October 2010: Diego H. de Sola '91
Diego H. de Sola ’91 uses his business skills to promote social well-being in his native El Salvador. He has tried his hand at airline marketing in Central America, investment banking in New York, coffee exporting, and most recently, real estate development. After having moved back to El Salvador from New York City, he was invited to become a fellow of the inaugural class of the Central America Leadership Initiative, part of the Aspen Institute’s Global Leadership Network. The program awakened in him a deep sense of social awareness that inspired him to co-found Glasswing International, a non-profit venture that promotes social integration through volunteering and strategic social investment. Having had the opportunity to travel and receive a solid education, de Sola feels a long-term responsibility to give back to his country and region.
After graduating from Hotchkiss, de Sola received his B.S. in business administration from Cornell University in 1995. He spent two years working as international marketing manager for TACA Airlines, which involved traveling throughout Central America and other parts of the world, offering dozens of workshops on effective salesmanship. In 1997, de Sola moved to New York City to pursue opportunities in investment banking. There, he spent close to three years at Citicorp/Salomon Smith Barney working as an analyst in Private Placements, Eurobonds, and Loan Syndications, primarily for Latin American issuers. In 2001, he earned an M.B.A. in finance and entrepreneurship from New York University’s Stern School of Business.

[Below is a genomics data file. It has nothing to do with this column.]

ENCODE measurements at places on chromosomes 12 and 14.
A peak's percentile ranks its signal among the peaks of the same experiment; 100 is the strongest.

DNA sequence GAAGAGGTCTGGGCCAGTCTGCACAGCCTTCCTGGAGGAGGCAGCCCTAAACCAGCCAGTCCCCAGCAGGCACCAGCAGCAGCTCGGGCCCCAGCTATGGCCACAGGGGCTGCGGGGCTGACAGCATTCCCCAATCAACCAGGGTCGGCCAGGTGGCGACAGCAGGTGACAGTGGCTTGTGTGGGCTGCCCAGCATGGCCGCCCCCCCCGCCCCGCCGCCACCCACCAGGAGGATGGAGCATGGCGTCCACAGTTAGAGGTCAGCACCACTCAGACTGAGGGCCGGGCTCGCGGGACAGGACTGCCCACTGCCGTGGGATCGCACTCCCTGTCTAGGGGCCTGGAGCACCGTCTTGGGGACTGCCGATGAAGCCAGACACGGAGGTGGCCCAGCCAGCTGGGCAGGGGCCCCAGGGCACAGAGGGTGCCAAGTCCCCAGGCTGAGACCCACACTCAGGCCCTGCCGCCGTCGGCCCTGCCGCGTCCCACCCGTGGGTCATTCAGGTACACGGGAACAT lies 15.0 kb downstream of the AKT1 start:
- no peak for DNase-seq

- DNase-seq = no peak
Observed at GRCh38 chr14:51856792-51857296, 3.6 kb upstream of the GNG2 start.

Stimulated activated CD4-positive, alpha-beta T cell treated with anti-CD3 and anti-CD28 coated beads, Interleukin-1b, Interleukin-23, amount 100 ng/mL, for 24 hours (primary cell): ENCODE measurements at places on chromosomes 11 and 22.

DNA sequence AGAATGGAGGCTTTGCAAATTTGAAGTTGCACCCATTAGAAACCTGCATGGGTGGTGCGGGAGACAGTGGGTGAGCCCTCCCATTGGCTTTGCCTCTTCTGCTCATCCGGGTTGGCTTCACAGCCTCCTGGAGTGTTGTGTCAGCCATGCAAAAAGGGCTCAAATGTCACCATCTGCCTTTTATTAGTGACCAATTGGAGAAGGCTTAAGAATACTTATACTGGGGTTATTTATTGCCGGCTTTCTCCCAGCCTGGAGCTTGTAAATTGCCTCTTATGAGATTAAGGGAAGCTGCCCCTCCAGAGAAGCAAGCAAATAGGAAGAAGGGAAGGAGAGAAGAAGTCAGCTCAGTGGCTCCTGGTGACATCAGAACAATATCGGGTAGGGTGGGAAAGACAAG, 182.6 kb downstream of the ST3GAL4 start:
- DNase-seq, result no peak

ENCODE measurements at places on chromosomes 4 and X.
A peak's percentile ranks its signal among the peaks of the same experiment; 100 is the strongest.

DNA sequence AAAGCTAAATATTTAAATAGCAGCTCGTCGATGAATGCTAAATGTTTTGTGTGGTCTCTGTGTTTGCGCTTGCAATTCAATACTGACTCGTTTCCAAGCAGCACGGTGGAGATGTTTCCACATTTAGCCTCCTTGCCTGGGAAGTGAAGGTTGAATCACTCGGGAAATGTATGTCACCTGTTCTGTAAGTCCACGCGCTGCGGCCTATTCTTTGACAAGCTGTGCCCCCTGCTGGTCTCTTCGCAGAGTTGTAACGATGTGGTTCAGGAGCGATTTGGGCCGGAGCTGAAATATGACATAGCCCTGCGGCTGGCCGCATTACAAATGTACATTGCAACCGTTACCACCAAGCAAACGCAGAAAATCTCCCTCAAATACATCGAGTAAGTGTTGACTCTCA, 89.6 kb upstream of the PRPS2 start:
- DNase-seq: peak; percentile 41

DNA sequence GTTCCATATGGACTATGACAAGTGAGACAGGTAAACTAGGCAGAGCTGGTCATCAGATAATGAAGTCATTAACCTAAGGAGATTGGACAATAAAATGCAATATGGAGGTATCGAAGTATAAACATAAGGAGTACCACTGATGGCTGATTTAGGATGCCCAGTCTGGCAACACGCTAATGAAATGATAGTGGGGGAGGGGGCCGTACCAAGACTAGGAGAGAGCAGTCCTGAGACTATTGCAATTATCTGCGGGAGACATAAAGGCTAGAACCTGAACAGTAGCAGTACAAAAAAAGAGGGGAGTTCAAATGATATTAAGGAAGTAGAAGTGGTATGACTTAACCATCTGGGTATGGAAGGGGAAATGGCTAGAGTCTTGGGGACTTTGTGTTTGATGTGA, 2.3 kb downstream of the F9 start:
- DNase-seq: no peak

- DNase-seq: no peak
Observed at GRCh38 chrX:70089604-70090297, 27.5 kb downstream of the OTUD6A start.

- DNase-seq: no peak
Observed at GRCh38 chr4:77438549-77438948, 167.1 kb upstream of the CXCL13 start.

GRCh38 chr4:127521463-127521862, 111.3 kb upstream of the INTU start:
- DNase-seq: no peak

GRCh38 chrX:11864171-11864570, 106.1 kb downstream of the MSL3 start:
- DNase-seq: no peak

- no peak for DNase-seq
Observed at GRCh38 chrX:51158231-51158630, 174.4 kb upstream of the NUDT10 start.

After nearly 20 years in the U.S., de Sola decided to return to El Salvador, where he first served as CFO at UNEX SA de CV, a bi-national coffee exporter. Two years later, he accepted the position of CEO of Inversiones Bolivar SA de CV, a 50-year-old real estate development firm in Central America, specializing in multi-level housing. De Sola admits that it took some time to adapt to Central America and that he was overwhelmed by the pressing needs of the majority of the population. He was led to question the status quo in both for-profit and non-profit circles.
Despite Bolivar’s long history and established traditions, de Sola began experimenting with a more democratic organizational culture, prodding the team members to increase their individual responsibility. After a company-wide vote, official working hours and the formal dress code were both done away with, and, soon after, employees were encouraged to analyze their contribution to the firm and propose their own compensation. Today, employees take one to two paid workdays per month to volunteer at local public schools, community centers, or on social projects. These changes have been perceived by many as radical for a traditional Salvadoran firm, but de Sola is certain that they have resulted in increased employee well-being and loyalty to the company.
In the non-profit arena, friends and colleagues have given de Sola opportunities to participate in various initiatives designed to foster well-being on a national level. From the board of FUNDEMAS, he helps firms learn about and adopt responsible business practices. In the Salvadoran Chamber of Construction, he is part of a team that helps the construction sector take responsibility for generating employment and progress. De Sola is also a proud member of the Salvadoran National Committee for INCAE, the region’s leading private and non-profit university.